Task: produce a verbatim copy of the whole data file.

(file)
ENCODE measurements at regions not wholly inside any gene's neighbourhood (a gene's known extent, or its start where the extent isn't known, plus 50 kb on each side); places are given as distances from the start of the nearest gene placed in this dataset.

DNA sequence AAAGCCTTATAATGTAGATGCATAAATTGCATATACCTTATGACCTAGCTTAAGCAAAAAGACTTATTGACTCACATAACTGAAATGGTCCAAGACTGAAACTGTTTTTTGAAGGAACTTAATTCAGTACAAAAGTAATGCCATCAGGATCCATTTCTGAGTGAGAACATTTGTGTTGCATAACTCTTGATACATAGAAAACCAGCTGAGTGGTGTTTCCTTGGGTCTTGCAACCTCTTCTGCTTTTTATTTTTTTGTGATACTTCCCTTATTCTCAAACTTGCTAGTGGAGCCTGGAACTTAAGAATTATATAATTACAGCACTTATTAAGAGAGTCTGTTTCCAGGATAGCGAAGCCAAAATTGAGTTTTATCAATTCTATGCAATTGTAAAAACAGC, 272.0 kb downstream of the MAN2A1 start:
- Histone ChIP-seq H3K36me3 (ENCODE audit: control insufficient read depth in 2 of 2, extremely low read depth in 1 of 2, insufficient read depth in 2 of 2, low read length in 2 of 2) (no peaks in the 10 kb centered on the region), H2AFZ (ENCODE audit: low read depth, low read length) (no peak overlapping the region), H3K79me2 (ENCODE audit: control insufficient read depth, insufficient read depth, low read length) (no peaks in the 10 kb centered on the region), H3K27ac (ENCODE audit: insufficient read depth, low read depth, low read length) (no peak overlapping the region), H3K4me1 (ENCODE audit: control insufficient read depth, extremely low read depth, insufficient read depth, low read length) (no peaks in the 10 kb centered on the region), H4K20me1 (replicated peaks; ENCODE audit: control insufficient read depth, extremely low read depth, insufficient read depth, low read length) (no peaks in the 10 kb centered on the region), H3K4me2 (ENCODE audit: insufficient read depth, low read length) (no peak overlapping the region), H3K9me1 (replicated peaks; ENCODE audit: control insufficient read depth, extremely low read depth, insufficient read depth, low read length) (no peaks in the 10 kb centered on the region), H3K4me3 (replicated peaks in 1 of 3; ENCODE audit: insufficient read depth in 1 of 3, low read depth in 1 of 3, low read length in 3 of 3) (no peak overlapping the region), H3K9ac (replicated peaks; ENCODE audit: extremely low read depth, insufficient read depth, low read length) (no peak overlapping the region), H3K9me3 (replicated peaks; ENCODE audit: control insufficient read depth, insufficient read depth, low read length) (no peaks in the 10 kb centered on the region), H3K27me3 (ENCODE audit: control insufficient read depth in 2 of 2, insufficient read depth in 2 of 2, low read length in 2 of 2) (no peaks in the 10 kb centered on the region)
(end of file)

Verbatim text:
ENCODE measurements at regions not wholly inside any gene's neighbourhood (a gene's known extent, or its start where the extent isn't known, plus 50 kb on each side); places are given as distances from the start of the nearest gene placed in this dataset.

DNA sequence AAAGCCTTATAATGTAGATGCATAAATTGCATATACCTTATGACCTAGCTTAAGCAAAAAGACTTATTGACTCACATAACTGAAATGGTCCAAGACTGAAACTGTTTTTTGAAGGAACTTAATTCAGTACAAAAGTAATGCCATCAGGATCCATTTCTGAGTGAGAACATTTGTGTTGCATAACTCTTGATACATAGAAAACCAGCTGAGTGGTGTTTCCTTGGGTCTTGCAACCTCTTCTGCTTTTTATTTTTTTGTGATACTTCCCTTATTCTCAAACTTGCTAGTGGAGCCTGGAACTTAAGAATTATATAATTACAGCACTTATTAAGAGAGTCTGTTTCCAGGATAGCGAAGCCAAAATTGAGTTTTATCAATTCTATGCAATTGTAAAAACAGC, 272.0 kb downstream of the MAN2A1 start:
- Histone ChIP-seq H3K36me3 (ENCODE audit: control insufficient read depth in 2 of 2, extremely low read depth in 1 of 2, insufficient read depth in 2 of 2, low read length in 2 of 2) (no peaks in the 10 kb centered on the region), H2AFZ (ENCODE audit: low read depth, low read length) (no peak overlapping the region), H3K79me2 (ENCODE audit: control insufficient read depth, insufficient read depth, low read length) (no peaks in the 10 kb centered on the region), H3K27ac (ENCODE audit: insufficient read depth, low read depth, low read length) (no peak overlapping the region), H3K4me1 (ENCODE audit: control insufficient read depth, extremely low read depth, insufficient read depth, low read length) (no peaks in the 10 kb centered on the region), H4K20me1 (replicated peaks; ENCODE audit: control insufficient read depth, extremely low read depth, insufficient read depth, low read length) (no peaks in the 10 kb centered on the region), H3K4me2 (ENCODE audit: insufficient read depth, low read length) (no peak overlapping the region), H3K9me1 (replicated peaks; ENCODE audit: control insufficient read depth, extremely low read depth, insufficient read depth, low read length) (no peaks in the 10 kb centered on the region), H3K4me3 (replicated peaks in 1 of 3; ENCODE audit: insufficient read depth in 1 of 3, low read depth in 1 of 3, low read length in 3 of 3) (no peak overlapping the region), H3K9ac (replicated peaks; ENCODE audit: extremely low read depth, insufficient read depth, low read length) (no peak overlapping the region), H3K9me3 (replicated peaks; ENCODE audit: control insufficient read depth, insufficient read depth, low read length) (no peaks in the 10 kb centered on the region), H3K27me3 (ENCODE audit: control insufficient read depth in 2 of 2, insufficient read depth in 2 of 2, low read length in 2 of 2) (no peaks in the 10 kb centered on the region)